AVC: Perhaps if Americans were more honest about what they do behind closed doors, porn wouldn't need defending.
RJ: It's a billion-dollar business. It's bigger than the record industry and bigger than the sports industry. People want to see it. It's the biggest thing on the Internet, other than Amazon.com and eBay. Obviously there's a market. As long as you keep it happy, healthy, and fun, who cares? It's another form of entertainment. It's just fantasies. Craig will say, "Ron says these are just fantasies, but listen to this." And he gives out these words, like bukkake and anilingus. "These are fantasies, Ron?" That's right, they are. And he'll say, "I don't know what anilingus is. I asked my mom, and she didn't know." And I'll say, "Well, if a guy and a girl take a nice shower and are squeaky clean, you come out and both put your tongues where the sun don't shine. That's anilingus. I wouldn't ask my mother about it." And the crowd cracks up. And then I tell the college kids, "Craig thinks he can shock you with these terms. What doesn't somebody tell Craig what a Shocker is, or a Dirty Sanchez, or a Pirate, or a Rusty Trombone, or a Hot Carl? That will get 'em." And the kids go berserk.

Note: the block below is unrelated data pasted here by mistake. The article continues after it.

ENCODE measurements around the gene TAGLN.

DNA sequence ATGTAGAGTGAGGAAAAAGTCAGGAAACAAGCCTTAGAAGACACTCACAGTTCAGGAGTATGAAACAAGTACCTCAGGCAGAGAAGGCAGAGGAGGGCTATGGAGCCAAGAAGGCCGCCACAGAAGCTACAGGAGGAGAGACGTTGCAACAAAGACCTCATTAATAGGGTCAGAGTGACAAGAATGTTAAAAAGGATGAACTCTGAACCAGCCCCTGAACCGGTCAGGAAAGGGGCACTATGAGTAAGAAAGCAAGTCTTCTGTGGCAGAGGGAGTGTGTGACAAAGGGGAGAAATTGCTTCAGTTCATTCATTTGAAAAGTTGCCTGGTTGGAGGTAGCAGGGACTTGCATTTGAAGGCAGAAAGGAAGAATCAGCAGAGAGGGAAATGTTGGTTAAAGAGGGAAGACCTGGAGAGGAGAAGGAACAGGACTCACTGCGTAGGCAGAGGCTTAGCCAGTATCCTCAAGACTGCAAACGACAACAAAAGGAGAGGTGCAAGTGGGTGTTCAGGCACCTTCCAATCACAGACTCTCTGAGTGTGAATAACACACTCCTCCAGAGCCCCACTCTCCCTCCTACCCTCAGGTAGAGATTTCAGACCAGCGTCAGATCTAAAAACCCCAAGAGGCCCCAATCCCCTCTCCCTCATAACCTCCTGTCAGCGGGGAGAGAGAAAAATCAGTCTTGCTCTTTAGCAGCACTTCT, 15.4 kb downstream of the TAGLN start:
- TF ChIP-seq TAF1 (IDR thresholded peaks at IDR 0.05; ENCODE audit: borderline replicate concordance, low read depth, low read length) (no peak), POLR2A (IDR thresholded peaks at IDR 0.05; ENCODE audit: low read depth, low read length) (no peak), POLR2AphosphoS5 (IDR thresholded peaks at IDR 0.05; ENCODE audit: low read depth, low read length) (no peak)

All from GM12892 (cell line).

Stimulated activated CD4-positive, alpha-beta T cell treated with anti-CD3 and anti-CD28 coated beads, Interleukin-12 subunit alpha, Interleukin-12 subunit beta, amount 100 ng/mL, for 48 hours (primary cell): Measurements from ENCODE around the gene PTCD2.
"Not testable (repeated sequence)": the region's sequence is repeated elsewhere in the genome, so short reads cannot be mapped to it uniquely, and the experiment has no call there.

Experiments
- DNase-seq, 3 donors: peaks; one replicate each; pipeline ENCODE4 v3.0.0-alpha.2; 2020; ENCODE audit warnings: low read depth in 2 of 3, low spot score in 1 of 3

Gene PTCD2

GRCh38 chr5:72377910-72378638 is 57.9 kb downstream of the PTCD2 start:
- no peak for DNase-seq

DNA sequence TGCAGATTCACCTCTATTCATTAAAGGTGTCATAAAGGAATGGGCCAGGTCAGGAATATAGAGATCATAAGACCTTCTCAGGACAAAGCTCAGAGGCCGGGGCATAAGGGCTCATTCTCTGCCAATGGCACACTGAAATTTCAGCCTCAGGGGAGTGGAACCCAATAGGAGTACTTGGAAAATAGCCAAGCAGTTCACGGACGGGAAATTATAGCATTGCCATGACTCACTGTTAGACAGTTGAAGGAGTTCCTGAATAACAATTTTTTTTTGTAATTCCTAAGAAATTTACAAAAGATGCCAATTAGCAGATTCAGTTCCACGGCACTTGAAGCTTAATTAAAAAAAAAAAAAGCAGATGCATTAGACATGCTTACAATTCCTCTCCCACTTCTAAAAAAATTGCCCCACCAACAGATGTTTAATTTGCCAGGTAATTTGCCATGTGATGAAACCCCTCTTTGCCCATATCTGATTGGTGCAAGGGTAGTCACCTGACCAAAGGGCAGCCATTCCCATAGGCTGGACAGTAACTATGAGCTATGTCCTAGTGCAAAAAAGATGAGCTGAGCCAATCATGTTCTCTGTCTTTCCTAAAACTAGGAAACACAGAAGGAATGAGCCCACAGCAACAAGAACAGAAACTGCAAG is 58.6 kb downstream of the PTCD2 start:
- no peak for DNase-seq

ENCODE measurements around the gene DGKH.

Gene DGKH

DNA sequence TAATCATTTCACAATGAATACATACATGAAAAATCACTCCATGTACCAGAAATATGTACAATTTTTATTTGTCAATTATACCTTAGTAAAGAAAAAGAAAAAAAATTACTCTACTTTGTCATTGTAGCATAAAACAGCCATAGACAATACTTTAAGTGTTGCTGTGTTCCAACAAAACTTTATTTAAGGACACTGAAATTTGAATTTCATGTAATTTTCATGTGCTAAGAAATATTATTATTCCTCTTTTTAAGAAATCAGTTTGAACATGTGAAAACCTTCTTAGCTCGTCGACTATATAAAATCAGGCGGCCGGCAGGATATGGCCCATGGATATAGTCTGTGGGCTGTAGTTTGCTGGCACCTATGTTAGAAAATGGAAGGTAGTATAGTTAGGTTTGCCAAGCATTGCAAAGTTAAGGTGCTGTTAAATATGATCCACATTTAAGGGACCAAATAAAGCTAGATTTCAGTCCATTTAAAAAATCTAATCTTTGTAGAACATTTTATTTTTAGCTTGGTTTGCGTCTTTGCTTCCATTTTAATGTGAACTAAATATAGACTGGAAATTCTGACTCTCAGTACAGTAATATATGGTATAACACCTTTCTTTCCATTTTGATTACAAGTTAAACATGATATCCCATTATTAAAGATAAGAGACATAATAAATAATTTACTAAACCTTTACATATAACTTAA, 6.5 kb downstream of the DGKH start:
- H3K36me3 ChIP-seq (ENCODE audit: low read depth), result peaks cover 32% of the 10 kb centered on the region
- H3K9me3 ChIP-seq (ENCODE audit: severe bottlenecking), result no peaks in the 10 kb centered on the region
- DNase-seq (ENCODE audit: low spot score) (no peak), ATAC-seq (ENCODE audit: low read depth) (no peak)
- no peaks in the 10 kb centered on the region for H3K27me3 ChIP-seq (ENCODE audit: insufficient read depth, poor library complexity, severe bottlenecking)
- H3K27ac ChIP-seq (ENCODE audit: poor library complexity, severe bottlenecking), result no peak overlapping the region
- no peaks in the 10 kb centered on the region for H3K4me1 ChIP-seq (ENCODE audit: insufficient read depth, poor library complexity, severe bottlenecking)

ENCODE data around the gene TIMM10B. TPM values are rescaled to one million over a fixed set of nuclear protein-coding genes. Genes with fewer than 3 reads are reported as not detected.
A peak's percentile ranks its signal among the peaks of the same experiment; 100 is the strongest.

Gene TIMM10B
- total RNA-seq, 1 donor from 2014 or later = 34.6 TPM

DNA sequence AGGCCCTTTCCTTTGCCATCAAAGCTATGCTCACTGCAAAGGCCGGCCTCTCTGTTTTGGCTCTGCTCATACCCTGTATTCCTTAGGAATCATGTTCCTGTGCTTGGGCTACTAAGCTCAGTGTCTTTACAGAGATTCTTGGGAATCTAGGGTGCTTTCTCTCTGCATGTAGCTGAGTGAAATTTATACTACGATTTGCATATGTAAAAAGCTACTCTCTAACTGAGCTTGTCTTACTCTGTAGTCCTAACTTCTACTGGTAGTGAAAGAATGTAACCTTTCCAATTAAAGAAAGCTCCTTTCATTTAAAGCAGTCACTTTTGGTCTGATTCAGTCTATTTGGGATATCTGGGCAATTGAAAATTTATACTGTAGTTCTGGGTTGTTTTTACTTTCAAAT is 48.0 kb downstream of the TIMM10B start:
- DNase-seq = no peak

AVC: Is the "Porn Debate" attracting mainly college kids?
RJ: Yeah. Even in those rural, Bible-carrying areas. I always figure maybe one time the college kids are going to root for Craig, but they don't, they always root for me. Colleges are still liberal. No matter what neighborhood we're in, no matter how religious, the kids still go nuts when I go onstage.
AVC: Do you ever get sick of defending porn?
RJ: I don't do it that much. If it bores me, I walk away. The business deserves to be defended, because it's an entertainment industry. People work hard, money is spent, money is made, they create fantasies for people to watch. Sometimes they even create pretty good storylines, with actual good plots and good acting. Not often, but sometimes. It deserves defending.
AVC: Does porn lose something if it becomes too acceptable?
RJ: Maybe. But there's always those that stretch the borders anyway. Now that porn is fairly mainstream, you have companies like Vivid, Adam & Eve, or Metro that make nice, friendly, couples-type of movies. You also have Max Hardcore and Extreme and JM Productions that still push the envelope, and get prosecuted for doing so. Porn will never be totally mainstream; it all relies on who the president is. When Democrats are in power, they don't prosecute and things are a little more at ease. When Republicans are in power, they start prosecuting every single time. By the way, we're represented by AT&T, Time Warner, AOL, Marriott—so many major companies are in bed with porn and don't want to admit it. HBO barely admits that it has a reality show set in a brothel called Cathouse. Dennis Hoff is a very good friend of mine. They'll tell you all about Entourage and Sopranos, but I don't see them talking about Cathouse. We call it HB-Ho.